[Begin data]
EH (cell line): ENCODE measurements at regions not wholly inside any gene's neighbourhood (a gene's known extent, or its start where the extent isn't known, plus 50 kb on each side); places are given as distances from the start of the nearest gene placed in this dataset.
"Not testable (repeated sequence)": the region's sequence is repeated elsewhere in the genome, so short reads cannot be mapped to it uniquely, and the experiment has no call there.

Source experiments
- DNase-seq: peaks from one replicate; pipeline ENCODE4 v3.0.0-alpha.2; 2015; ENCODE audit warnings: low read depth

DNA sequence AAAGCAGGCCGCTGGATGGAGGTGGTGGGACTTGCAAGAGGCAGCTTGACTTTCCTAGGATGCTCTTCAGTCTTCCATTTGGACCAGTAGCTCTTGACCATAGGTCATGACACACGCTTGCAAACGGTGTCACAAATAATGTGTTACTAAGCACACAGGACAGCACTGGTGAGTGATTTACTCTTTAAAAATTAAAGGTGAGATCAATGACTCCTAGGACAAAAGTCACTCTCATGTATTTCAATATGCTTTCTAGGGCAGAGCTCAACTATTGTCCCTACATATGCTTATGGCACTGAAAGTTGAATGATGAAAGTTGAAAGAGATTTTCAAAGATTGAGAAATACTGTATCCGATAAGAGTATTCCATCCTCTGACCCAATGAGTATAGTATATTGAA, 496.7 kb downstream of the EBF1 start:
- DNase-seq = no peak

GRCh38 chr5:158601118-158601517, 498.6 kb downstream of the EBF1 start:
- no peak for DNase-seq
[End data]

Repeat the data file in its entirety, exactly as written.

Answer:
EH (cell line): ENCODE measurements at regions not wholly inside any gene's neighbourhood (a gene's known extent, or its start where the extent isn't known, plus 50 kb on each side); places are given as distances from the start of the nearest gene placed in this dataset.
"Not testable (repeated sequence)": the region's sequence is repeated elsewhere in the genome, so short reads cannot be mapped to it uniquely, and the experiment has no call there.

Source experiments
- DNase-seq: peaks from one replicate; pipeline ENCODE4 v3.0.0-alpha.2; 2015; ENCODE audit warnings: low read depth

DNA sequence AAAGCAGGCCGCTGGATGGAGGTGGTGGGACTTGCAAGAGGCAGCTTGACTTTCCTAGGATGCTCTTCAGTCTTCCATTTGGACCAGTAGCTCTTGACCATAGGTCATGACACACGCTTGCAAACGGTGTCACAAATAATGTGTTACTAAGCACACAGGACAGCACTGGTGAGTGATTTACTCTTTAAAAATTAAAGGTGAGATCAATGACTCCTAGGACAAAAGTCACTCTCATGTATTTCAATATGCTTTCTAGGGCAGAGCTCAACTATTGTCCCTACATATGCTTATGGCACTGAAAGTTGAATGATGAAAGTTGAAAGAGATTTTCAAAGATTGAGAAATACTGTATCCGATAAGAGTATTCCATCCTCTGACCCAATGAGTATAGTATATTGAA, 496.7 kb downstream of the EBF1 start:
- DNase-seq = no peak

GRCh38 chr5:158601118-158601517, 498.6 kb downstream of the EBF1 start:
- no peak for DNase-seq